Reviews of More by I.C. Springman and The Little House by Virginia Lee Burton
More by I.C. Springman, illustrated by Brian Lies (Bats at the Beach) (Houghton Mifflin Books for Children), contrasts spare language (“Nothing. Something. A few, several…”) with rich, progressively clutter-filled paintings to depict what happens when a magpie with an eye for all things shiny, tiny and possibly useful brings an excess of treasures back to its nest—and the additional nests that are needed to hold the stuff, like so many additions, sheds and storage units. Preschoolers will relate to this predilection for spotting and shoving treasures into every available pocket and nook, and as with all of Lies’ books, readers will delight and discover much in the small and clever details (my favorite: a squirrel among the cleanup crew clutching a nut—the hardware kind). The illustrations are playful, and the message is clear with the last words of the book: “Enough? Yes, enough.”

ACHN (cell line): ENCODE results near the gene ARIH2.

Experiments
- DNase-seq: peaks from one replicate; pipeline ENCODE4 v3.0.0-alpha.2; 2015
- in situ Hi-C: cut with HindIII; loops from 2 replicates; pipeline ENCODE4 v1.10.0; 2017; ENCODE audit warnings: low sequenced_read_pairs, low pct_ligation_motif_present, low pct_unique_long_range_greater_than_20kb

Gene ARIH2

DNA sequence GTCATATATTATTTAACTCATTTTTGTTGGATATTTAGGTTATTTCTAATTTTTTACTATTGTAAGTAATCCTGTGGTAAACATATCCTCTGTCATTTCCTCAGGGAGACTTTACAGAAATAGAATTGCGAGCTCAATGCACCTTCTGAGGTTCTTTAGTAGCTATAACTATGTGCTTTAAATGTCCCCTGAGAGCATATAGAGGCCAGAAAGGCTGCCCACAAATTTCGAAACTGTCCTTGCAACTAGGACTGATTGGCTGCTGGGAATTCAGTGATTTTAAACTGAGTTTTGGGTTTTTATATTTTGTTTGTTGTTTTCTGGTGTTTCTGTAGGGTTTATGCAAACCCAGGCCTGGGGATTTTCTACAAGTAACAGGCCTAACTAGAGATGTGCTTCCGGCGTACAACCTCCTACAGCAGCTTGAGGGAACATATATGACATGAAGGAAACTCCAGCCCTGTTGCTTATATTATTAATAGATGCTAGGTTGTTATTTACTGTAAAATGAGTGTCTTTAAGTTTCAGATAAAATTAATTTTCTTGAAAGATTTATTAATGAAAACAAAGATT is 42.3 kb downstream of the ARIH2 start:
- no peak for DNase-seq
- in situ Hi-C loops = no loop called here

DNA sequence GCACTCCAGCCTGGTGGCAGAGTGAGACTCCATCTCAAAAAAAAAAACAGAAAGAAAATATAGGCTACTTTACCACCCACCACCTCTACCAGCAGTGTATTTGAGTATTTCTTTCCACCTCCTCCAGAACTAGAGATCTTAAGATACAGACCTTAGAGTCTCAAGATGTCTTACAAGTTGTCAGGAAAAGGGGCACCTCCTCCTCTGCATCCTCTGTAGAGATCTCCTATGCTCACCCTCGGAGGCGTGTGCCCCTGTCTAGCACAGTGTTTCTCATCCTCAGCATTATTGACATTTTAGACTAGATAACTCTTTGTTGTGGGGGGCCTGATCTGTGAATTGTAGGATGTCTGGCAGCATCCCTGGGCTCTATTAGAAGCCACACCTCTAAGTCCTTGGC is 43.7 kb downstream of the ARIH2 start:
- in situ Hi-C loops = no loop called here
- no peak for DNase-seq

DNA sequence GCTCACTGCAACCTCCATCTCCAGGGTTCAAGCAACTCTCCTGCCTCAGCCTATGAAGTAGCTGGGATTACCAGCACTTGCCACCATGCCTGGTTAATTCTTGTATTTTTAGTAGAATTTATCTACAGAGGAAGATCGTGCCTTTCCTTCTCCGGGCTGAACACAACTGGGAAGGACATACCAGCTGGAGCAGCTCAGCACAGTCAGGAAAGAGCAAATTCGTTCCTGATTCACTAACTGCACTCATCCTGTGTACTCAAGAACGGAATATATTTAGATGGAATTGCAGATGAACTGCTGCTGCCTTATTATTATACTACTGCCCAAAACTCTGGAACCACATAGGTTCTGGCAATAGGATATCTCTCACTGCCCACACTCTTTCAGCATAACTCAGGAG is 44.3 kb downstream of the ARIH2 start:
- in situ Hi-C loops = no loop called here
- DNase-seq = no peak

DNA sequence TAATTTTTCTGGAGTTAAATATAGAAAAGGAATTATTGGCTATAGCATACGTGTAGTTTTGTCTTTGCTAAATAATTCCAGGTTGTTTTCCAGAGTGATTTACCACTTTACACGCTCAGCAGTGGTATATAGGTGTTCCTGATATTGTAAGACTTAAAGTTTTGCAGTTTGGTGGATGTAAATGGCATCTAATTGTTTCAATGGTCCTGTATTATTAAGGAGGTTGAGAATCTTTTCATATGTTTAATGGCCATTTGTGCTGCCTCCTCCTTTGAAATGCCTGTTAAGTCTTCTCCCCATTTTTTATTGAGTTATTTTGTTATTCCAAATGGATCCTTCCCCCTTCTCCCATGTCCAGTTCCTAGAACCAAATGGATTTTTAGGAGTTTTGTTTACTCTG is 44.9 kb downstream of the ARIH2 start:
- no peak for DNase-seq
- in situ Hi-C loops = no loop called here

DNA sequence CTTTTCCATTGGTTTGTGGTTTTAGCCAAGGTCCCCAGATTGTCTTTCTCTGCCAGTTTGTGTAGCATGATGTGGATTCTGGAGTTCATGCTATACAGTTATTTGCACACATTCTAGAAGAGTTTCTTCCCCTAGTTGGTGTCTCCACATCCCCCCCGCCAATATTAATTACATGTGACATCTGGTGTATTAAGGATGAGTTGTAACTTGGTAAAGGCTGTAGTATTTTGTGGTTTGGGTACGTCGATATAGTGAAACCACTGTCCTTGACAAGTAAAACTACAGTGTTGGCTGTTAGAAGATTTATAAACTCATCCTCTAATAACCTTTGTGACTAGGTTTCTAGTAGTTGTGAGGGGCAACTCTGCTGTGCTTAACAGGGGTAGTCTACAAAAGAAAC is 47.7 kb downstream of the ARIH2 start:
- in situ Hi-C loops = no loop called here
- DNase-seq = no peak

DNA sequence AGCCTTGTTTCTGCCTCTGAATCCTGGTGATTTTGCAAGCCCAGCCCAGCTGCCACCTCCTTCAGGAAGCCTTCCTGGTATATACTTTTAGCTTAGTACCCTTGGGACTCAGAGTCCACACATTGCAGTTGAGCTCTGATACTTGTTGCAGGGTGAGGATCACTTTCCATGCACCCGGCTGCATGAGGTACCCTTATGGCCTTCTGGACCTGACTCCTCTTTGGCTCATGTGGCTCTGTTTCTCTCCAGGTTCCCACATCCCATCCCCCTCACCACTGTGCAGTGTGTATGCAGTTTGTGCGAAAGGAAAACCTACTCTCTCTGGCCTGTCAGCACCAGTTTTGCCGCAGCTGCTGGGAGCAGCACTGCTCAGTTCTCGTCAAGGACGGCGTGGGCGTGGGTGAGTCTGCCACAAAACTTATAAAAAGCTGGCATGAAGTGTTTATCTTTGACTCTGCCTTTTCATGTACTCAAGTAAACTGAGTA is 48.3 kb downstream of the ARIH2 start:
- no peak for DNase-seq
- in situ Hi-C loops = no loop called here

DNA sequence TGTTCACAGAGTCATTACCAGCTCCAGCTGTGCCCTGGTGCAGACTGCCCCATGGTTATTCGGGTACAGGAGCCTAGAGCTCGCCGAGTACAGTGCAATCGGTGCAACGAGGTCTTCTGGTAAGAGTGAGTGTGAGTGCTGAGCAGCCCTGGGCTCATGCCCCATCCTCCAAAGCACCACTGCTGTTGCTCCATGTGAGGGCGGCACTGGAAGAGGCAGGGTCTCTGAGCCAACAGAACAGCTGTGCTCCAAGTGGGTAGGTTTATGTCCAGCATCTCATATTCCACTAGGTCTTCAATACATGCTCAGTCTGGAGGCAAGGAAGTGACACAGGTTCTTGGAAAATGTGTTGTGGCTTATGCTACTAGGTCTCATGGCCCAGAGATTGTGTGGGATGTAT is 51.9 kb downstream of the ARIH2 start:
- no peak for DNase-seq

In celebration of its 70th anniversary comes a new release of Caldecott winner The Little House by Virginia Lee Burton (Houghton Mifflin Books for Children). Included with the hardcover is a CD with narrations of the story, including one with page-turn prompts, and a reading of Burton’s lesser-known Maybelle the Cable Car. In these two stories, as well as the beloved Mike Mulligan and His Steam Shovel, Burton championed and rendered her characters—anthropomorphized buildings and vehicles facing obsolescence—sympathetic with her precise paintbrush and lyrical prose. The Little House is not only a cautionary story of unheeded development, as the far-away lights of the city soon replace the swaying apple trees outside the little house’s windows, but also a lovely study of seasons, phases of the moon and the inevitable passage of time.